• Cloud computing services can offer immense value to companies, but they won't single-handedly gas productivity without people and processes that understand how to utilize them.
  • That's a very in-demand labor market, and while cloud services might allow companies to operate more efficiently with fewer people, those people will likely be more expensive and harder to find in less-sexy industries.
  • In the long run, most people in this industry believe Nadella is right: Depending on how effectively they're implemented, cloud services will likely reduce business expenses and improve productivity compared to the cost and burden of operating your own data centers.

But as they say, in the long run, we are all dead. Spending your way to productivity through cloud services is a lot harder than it looks.

— Tom Krazit

A MESSAGE FROM DIGITAL REALTY

Designed by practitioners for practitioners, our Digital Workplace Blueprint helps companies accelerate deployment and improve infrastructure precisions to scale a business globally. Download it now, and learn more about the make-up of a Pervasive Datacenter Architecture (PDx™), including software for guiding migration of information technology from centralized datacenters to decentralized centers of data exchange.

Learn more

This week on Protocol

Nvidia's Arms race: Nvidia's $40 billion bid for chip designer Arm appears to be in serious trouble as regulators around the world balk at concentrating so much power underneath one company. More than a year after it was announced, Protocol's Max Cherney broke down where the deal stands, which could have profound implications on the budding Arm server market.

Productivity, part two: Companies are definitely searching for productivity quick-fixes in the wake of the pandemic's disruption, and venture capitalists are racing to fund the winners. Protocol's Lizzy Lawrence took a look at some of the buzziest companies in enterprise software at the moment and how they rank against some of the incumbents.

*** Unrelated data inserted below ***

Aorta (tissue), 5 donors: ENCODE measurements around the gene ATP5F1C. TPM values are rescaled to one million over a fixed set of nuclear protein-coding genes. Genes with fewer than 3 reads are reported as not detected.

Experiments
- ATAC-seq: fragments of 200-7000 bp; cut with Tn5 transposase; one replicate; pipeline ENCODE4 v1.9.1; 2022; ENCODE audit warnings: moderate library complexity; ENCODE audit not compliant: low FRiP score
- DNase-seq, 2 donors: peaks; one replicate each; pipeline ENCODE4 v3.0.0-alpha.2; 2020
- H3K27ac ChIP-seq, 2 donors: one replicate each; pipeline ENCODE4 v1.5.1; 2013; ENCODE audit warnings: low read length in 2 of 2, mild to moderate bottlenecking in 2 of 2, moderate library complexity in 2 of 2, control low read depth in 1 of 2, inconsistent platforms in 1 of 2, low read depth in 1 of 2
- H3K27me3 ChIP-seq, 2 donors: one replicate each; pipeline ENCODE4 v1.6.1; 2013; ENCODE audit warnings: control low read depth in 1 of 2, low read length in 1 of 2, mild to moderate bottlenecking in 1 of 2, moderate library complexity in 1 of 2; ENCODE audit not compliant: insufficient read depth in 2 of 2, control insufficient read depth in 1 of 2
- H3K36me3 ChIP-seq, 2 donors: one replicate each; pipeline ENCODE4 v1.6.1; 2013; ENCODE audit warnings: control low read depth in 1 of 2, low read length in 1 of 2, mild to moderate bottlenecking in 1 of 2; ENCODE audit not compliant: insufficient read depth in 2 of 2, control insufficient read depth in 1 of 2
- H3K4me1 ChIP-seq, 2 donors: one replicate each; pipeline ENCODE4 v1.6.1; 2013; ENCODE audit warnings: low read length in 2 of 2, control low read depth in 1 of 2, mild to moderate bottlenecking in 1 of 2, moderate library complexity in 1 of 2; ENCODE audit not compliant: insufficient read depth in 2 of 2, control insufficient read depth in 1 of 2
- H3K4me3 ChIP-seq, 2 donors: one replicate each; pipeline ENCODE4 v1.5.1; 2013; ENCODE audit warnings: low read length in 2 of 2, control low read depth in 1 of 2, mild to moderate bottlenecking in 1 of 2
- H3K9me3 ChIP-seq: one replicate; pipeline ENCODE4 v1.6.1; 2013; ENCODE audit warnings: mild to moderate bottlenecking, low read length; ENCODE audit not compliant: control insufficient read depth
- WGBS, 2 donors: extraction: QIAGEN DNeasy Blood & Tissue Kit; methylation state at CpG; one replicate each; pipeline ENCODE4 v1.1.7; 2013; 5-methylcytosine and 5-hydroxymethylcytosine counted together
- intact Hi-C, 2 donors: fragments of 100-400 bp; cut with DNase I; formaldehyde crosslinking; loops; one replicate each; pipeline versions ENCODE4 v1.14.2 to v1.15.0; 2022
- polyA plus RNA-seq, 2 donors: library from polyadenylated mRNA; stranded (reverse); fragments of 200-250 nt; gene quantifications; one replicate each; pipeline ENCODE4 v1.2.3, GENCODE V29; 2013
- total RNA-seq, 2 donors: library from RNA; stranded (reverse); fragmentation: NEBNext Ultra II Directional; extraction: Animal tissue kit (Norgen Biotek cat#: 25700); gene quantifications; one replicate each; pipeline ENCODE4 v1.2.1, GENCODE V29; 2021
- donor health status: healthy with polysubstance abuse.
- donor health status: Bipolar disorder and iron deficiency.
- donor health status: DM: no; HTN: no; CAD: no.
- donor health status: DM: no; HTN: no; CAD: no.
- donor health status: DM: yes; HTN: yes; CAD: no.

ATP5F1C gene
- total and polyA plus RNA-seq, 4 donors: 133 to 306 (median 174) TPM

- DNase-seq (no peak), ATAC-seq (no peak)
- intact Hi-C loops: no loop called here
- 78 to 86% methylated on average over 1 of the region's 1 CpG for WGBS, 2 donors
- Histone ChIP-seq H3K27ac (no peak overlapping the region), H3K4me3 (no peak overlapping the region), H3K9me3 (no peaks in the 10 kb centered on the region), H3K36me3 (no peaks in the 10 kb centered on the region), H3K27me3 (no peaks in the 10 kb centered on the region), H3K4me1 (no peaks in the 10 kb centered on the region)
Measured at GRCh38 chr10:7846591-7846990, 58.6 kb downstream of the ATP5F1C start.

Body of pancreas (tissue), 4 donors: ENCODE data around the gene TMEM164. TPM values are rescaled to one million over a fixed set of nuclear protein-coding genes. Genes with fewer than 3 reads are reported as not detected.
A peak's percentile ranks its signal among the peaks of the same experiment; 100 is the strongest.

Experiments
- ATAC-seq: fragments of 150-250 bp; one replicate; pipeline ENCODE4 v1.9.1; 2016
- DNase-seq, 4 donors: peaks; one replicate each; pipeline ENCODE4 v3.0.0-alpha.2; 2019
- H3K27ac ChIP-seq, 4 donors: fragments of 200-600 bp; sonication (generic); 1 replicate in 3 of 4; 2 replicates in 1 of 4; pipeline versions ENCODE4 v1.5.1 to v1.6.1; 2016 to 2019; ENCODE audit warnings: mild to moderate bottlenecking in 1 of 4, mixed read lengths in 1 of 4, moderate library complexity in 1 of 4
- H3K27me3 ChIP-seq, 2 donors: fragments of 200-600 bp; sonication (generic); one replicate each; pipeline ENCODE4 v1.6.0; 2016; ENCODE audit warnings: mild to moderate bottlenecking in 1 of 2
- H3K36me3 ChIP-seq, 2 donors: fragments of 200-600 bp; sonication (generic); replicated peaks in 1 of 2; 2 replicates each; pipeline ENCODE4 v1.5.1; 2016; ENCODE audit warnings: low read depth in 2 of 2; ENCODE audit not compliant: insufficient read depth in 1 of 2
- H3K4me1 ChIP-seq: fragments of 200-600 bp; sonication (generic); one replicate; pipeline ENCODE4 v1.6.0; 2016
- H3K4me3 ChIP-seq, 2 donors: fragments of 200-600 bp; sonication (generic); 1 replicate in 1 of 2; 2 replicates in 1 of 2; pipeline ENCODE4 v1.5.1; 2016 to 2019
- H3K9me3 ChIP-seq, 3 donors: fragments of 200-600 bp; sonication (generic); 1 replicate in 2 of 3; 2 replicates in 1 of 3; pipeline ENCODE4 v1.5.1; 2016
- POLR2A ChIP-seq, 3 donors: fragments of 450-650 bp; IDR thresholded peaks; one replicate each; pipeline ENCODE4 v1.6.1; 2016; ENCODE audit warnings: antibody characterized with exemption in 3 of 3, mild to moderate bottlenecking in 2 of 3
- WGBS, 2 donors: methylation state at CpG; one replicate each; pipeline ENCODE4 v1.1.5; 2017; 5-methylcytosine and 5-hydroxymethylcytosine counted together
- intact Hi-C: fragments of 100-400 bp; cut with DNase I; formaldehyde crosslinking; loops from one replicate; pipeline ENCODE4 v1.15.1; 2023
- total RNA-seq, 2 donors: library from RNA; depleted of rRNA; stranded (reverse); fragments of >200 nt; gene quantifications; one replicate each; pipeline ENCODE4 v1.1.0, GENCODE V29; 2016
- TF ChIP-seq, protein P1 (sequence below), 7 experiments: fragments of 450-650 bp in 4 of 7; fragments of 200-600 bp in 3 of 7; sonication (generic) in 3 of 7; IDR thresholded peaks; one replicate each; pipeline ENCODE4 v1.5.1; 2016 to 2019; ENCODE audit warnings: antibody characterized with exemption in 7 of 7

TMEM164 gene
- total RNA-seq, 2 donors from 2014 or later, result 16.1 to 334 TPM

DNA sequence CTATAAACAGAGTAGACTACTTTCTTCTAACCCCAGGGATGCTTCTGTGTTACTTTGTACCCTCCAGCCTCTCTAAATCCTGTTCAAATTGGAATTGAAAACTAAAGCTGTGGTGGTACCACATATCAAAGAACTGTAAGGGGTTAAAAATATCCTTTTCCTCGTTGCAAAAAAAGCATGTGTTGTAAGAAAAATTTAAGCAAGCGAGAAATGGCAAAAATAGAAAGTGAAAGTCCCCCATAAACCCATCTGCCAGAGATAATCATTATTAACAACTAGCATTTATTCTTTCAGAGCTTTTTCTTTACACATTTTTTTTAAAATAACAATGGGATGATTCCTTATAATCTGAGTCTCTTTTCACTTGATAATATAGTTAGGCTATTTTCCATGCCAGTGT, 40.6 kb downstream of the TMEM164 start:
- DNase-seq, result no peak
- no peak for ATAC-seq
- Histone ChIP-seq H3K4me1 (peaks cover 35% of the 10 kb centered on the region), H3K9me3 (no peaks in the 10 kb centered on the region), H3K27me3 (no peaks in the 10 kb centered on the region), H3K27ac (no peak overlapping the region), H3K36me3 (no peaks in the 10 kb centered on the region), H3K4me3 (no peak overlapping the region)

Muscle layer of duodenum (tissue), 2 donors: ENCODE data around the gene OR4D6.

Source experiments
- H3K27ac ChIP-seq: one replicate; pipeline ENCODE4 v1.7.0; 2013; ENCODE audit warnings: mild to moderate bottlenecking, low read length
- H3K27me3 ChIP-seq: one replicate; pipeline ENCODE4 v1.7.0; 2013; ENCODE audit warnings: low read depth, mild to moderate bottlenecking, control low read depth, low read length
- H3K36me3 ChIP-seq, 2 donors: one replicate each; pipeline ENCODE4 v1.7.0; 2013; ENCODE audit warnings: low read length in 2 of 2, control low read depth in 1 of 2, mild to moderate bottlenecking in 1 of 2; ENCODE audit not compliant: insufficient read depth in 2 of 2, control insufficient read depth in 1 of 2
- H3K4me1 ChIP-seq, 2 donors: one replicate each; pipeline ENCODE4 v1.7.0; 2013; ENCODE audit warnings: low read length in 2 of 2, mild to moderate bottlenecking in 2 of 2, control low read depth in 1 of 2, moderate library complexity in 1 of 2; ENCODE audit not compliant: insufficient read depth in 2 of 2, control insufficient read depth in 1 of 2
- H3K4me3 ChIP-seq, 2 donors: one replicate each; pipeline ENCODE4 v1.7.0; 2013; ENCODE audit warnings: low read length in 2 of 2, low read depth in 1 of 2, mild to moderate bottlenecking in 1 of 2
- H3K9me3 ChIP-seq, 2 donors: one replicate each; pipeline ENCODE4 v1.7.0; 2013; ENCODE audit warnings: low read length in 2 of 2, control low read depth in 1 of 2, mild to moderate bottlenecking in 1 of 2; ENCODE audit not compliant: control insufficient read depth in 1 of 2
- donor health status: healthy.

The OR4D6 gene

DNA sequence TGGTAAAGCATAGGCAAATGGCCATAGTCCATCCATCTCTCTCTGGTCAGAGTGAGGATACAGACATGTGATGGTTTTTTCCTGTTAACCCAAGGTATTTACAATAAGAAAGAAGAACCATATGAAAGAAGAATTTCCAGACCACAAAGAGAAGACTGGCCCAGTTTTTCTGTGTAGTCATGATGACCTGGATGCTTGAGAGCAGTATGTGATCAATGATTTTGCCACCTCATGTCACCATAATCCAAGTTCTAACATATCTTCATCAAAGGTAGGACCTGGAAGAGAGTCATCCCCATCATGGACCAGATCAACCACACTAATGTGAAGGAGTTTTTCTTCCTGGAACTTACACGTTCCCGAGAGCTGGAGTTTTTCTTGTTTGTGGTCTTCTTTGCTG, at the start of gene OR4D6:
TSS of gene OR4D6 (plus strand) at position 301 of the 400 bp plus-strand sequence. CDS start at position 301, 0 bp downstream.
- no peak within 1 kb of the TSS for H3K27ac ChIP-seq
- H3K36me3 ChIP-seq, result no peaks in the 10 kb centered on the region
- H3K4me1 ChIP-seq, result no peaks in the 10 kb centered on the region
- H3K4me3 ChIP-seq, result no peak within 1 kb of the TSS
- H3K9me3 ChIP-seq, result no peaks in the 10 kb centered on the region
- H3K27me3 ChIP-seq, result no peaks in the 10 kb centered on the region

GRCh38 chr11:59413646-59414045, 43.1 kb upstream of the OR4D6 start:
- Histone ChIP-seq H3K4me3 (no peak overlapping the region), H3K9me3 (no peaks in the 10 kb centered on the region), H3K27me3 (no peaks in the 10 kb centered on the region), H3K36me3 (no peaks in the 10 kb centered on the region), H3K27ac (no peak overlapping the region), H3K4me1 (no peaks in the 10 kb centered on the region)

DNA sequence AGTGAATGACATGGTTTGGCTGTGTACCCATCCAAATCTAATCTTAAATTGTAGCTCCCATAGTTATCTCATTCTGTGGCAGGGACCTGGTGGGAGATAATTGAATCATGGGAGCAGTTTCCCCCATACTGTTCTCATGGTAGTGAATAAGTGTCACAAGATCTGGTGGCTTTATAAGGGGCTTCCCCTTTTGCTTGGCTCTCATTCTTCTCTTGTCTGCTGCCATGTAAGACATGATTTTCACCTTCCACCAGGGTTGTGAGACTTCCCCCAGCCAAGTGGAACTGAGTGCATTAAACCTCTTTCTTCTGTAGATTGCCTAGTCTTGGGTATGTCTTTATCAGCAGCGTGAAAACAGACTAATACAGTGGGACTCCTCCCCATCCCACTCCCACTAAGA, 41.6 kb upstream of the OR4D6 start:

Around the enterprise

Google Cloud reported a 45% increase in revenue led by its infrastructure services group, and narrowed its operating losses.

AWS inked a deal with the U.K.'s intelligence agencies to build cloud services hosted in the country, which raised eyebrows among Brits wondering about trusting its intelligence crown jewels with the Americans.

Microsoft reversed a decision to withhold a key feature from the open-source version of its popular Visual Studio developer tool after an outcry from its user base.

Twilio reported a 65% increase in revenue during the third quarter but posted wider-than-expected losses, and shares plummeted in after-hours trading after it announced that COO George Hu would be leaving the company.

Informatica raised $841 million in an IPO that valued it at $7.5 billion, but shares fell 5% on its opening trading day.

Microsoft vowed to cut its use of water in its cloud data centers by 95% by 2024, and Protocol | Enterprise just set a calendar reminder.

Software developers are giving GitHub's Copilot coding tool a fair shake: Around 30% of new code written on the code repository used the AI tool.

IBM struck a deal with McDonald's to help Americans order drive-through burgers faster with the power of AI. What a country.

A MESSAGE FROM DIGITAL REALTY

Designed by practitioners for practitioners, our Digital Workplace Blueprint helps companies accelerate deployment and improve infrastructure precisions to scale a business globally. Download it now, and learn more about the make-up of a Pervasive Datacenter Architecture (PDx™), including software for guiding migration of information technology from centralized datacenters to decentralized centers of data exchange.

Learn more

Thanks for reading — see you Monday!